Eric Foner Moderates
a Web Forum on Teaching About Reconstruction
Starting October 1, 2001, Eric Foner will moderate a month-long open discussion on teaching about Reconstruction on the HISTORY MATTERS Web site provided below. From the HISTORY MATTERS home page select "Coming in October: Eric Foner on Reconstruction." To subscribe, choose "Join or leave list."
Professor Foner will answer questions and lead a discussion on teaching about Reconstruction. The discussion will focus particularly on approaches to teaching this topic in U.S. history survey courses at the high school and college levels and include suggestions for resources or strategies.
Eric Foner is DeWitt Clinton Professor of History at Columbia University. Professor Foner specializes in the Civil War and Reconstruction, slavery, and the nineteenth-century United States. In 2000, he served as President of the American Historical Association. His publications include:
Nothing But Freedom: Emancipation and Its Legacy (1983);
Free Soil, Free Labor, Free Men: The Ideology of the Republican Party Before the Civil War (1970);
Tom Paine and Revolutionary America (1976);
Politics and Ideology in the Age of the Civil War (1980); and
Freedom's Lawmakers: A Directory of Black Officeholders During Reconstruction (1993).
HISTORY MATTERS is a gateway to the Web for teachers of the U.S. History Survey course. It provides high school and college teachers (and their students) a starting point for exploring American history on the Web with a large number of first-person historical documents for use in the classroom, an extensive annotated list of Web links, and a range of teaching resources (including sample syllabi, teaching assignments, and forums).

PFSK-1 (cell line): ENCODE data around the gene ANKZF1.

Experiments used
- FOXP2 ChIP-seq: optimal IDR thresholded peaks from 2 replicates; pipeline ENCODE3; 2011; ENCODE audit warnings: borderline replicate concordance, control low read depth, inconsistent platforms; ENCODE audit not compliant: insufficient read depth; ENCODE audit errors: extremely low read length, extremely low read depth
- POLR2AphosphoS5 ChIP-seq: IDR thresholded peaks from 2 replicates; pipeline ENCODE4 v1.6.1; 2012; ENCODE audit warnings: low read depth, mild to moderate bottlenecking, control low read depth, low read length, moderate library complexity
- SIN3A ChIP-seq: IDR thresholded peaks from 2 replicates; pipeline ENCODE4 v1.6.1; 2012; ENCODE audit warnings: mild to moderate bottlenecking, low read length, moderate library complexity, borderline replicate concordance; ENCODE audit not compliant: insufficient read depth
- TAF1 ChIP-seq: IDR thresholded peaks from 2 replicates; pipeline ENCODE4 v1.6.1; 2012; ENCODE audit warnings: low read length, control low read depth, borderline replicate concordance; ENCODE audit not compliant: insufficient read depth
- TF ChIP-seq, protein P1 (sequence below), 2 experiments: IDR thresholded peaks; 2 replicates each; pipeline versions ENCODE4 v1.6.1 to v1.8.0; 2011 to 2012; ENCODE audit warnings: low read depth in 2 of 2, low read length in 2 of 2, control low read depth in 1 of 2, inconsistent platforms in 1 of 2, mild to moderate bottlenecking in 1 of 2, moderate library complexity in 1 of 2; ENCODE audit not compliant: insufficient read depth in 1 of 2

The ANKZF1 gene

HISTORY MATTERS is a project of the American Social History Project/Center for Media and Learning of the City University of New York and the Center for History and New Media at George Mason University. The HISTORY MATTERS Web site was created with support from the W. K. Kellogg Foundation and the National Endowment for the Humanities. The site is an in-progress prototype that will be expanding over the next two years.
American Social History Project/Center for Media and Learning
The Graduate Center, City University of New York
365 Fifth Avenue, Rm. 7301.10
New York, NY 10016
(212) 817-1969 Email: email@example.com Visit the website at http://historymatters.gmu.edu
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